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Why single embryo transfer during IVF sometimes results in twins or triplets

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The reasons why a single embryo transfer during an IVF can sometimes result in twins or triplet births have been investigated and calculated by researchers and published by the Human Reproduction, one of the world’s leading medicine journals.

A single embryo transfer to a woman’s uterus during assisted reproduction treatment (ART) is safer than several embryos in order to avoid a multiple pregnancy, because of the risks associated with it.

Researchers have analysed 937,848 Single Embryo Transfer (SET) cycles – and have highlighted factors that could increase the risks. These include using frozen thawed embryos for SET, maturing the fertilised egg (blastocyst) in the laboratory for five or six days before SET, and assisted hatching, in which a small hole is created, the zona pellucida to help the embryo hatch out and attach itself to the wall of the woman’s uterus.

Furthermore, the study has brought to light why even when a SET is performed, some women still become pregnant with twins or even triplets.

It was calculated that the proportion of multiple pregnancies after SET is 1.6%, while 1.36% of multiple pregnancies after SET occur as a result of a process called zygotic splitting, when one embryo divides resulting in twins or triplets. It is more prevalent following SET than in spontaneous conception.

A zygote is the fertilised egg cell that results from a man’s sperm fertilising a woman’s egg, and it contains all the genetic information from both parents to form a baby. It soon starts to divide and subdivide into many more cells called blastomeres, which eventually form the embryo.  Zygotic splitting happens between days two and six when the zygote divides, usually into two, and each zygote continues to develop into an embryo, leading to identical twins (or triplets if it separates into three). These are known as “monozygotic” twins (or triplets).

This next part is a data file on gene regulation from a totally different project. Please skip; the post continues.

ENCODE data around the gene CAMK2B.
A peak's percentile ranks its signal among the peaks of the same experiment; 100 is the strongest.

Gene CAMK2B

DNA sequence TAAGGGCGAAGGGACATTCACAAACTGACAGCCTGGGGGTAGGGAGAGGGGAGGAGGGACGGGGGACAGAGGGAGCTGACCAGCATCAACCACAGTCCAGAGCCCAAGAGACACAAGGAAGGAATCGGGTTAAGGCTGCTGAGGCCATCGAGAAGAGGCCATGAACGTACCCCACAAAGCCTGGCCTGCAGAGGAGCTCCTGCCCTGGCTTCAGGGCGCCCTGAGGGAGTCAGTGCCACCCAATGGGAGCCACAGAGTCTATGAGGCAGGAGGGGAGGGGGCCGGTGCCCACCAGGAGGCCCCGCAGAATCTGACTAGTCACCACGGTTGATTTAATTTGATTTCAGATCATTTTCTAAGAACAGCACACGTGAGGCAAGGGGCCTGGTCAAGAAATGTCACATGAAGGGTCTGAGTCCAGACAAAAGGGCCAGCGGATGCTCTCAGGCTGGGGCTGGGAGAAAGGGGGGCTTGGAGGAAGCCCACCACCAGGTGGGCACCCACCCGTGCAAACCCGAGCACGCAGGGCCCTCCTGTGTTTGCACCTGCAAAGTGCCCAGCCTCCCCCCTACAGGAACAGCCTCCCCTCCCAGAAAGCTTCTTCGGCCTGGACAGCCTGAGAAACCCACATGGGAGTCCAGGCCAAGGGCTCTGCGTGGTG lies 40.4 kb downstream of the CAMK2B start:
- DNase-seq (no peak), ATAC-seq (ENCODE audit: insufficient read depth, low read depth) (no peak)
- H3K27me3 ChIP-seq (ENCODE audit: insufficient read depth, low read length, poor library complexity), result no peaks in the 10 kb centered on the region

Japanese scientists examined nearly a million cycles of SET carried out in Japan between 2007 and 2014 and which were reported to the Japanese ART national registry (more than 99% of all ART treatment cycles have been noted in this registry since 2007). After SET using fresh or frozen and then thawed embryos, there were nearly 277,000 clinical pregnancies (29.5%), including 4,310 twins (1.56% of pregnancies) and 109 triplets (0.04% of pregnancies). The prevalence of true zygotic splitting was 1.36%, and the researchers found that, compared to singleton pregnancies, using frozen-thawed embryos increased the risk of zygotic splitting embryos by 34%, maturing the blastocysts in the lab for a few days before embryo transfer increased the risk by 79%, and assisted hatching by 21%.

The researchers findings were to show that blastocyst culture was associated with the highest risk of zygotic splitting out of the three risk factors we identified. Embryo selection using a computer-automated time-lapse image analysis test and transferring zygotes when they are just starting to divide may be solutions to decreasing the risk.

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